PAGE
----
Natural roles of cat and chinchilla are predator and prey. Chinch has plenty of levels and space in her cage to get away from Skylar, but as a kitten, we knew he’d be able to fit a leg in between the bars. Exploring the main floor during a break from his safe room on his second day with us, he noticed her. She had woken up to see what this new furry creature was about. We watched carefully as he crept closer to investigate this giant rabbit-like thing. She was about a third of the size of 12-week-old Skylar, and she was curious about him as well. She peered at him from the safety of her wheel at first, but by the end of the day, she was going up to the bars of her cage to see what this new critter was all about.
Chinch was as interested in Skylar as he was in her. Pretty soon, they were going nose-to-nose through the bars. She could back off and climb up higher to get away from him if needed, but we worried he could get a swipe at her through the bars. He stayed in his safe room when we weren’t home and during the night and we kept a close eye on them when he was out in the house.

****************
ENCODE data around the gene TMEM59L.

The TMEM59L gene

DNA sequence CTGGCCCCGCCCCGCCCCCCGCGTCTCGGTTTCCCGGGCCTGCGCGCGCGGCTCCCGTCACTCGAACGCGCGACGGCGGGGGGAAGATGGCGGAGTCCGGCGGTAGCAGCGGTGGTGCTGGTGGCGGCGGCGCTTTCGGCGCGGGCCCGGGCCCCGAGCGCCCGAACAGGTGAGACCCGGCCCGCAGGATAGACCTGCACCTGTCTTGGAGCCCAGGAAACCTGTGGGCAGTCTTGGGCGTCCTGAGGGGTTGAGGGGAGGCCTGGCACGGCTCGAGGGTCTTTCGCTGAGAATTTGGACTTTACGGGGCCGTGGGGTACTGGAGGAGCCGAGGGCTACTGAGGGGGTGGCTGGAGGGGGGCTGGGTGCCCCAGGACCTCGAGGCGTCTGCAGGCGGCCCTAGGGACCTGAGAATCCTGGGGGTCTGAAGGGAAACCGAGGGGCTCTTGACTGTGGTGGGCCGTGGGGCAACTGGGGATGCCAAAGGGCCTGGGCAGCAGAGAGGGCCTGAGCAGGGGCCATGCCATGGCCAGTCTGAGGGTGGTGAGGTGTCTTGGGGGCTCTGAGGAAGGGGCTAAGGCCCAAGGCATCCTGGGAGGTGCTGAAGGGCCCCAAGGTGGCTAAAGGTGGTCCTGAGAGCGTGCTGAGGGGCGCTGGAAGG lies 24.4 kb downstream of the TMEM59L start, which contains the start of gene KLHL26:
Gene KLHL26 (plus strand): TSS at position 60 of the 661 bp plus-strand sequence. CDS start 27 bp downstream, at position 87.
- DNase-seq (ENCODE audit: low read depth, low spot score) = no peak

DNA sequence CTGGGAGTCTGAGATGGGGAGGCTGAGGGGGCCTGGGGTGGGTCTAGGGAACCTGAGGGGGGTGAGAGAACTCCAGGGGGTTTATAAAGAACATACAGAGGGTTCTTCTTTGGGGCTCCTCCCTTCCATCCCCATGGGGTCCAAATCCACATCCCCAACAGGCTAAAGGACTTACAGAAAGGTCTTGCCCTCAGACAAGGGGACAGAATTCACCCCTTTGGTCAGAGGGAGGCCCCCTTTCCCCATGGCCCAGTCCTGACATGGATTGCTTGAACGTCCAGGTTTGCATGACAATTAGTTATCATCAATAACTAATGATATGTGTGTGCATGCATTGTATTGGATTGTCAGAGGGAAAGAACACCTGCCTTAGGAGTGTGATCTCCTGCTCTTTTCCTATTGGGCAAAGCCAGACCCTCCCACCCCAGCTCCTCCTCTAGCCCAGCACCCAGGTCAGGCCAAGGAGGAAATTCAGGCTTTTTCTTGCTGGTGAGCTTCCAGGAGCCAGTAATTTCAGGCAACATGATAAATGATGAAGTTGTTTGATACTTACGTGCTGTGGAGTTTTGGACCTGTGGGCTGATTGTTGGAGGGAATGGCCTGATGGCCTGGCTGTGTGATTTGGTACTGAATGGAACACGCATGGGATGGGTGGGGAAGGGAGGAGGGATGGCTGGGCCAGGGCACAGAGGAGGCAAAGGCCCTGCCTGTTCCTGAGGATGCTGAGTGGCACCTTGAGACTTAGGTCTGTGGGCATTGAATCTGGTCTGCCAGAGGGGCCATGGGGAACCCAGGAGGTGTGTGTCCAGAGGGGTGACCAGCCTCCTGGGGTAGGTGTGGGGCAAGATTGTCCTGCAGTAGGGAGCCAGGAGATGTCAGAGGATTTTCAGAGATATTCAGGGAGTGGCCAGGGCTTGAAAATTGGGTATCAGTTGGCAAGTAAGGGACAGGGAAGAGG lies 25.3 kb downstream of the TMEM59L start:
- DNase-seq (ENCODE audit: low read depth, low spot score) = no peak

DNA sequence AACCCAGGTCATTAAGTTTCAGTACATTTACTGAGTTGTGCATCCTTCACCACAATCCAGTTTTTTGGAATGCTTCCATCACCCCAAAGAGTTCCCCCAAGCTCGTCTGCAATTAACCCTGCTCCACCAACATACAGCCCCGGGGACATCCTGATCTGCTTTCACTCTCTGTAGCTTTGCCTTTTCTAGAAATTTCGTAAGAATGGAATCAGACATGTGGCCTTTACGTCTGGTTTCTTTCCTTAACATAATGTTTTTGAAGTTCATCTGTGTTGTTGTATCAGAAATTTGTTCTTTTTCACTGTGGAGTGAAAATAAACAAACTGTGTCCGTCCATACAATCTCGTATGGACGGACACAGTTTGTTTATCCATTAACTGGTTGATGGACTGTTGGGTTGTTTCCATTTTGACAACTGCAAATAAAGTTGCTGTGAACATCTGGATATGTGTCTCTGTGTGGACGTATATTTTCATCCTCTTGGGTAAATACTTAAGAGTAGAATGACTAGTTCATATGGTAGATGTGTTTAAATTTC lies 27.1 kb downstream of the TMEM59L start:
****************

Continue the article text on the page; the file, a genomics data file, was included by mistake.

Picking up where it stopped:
Chinch didn’t seem particularly worried about him. She’d go about her business on all the levels, and he was hanging around her cage more and more when she was awake. Her cage was nestled against the corner of the stairway leading to the second floor. Skylar was becoming obsessed with her. He soon learned that he could get better views and access to a higher cage level by climbing the staircase. He also started eyeballing the top of her cage, looking for angles to make a leap. Time to move the cage further out from the staircase to give her more space from him! He continued to watch her from the floor and vantage points on the staircase but could not reach the cage from the staircase.
Chinch, meanwhile, was becoming very interested in Skylar. She loves attention and didn’t seem fazed that she was getting it from something that might want to play predator and prey with her. She’d go nose to nose with him often, and if she had enough of him she’d rush the bars of the cage near him and “chuff” at him. He’d back off a bit, and she thought it was pretty fun to put him in his place.
Once in a while, he’d stick a paw through the bars of the cage to try to touch her. He’s pretty big-boned and, luckily, could not reach in very far, and now at 15 months, he can’t get much more than his paw in. But he’ll try to reach her, and if she lets him, gently touch her side with just the pads of his paw.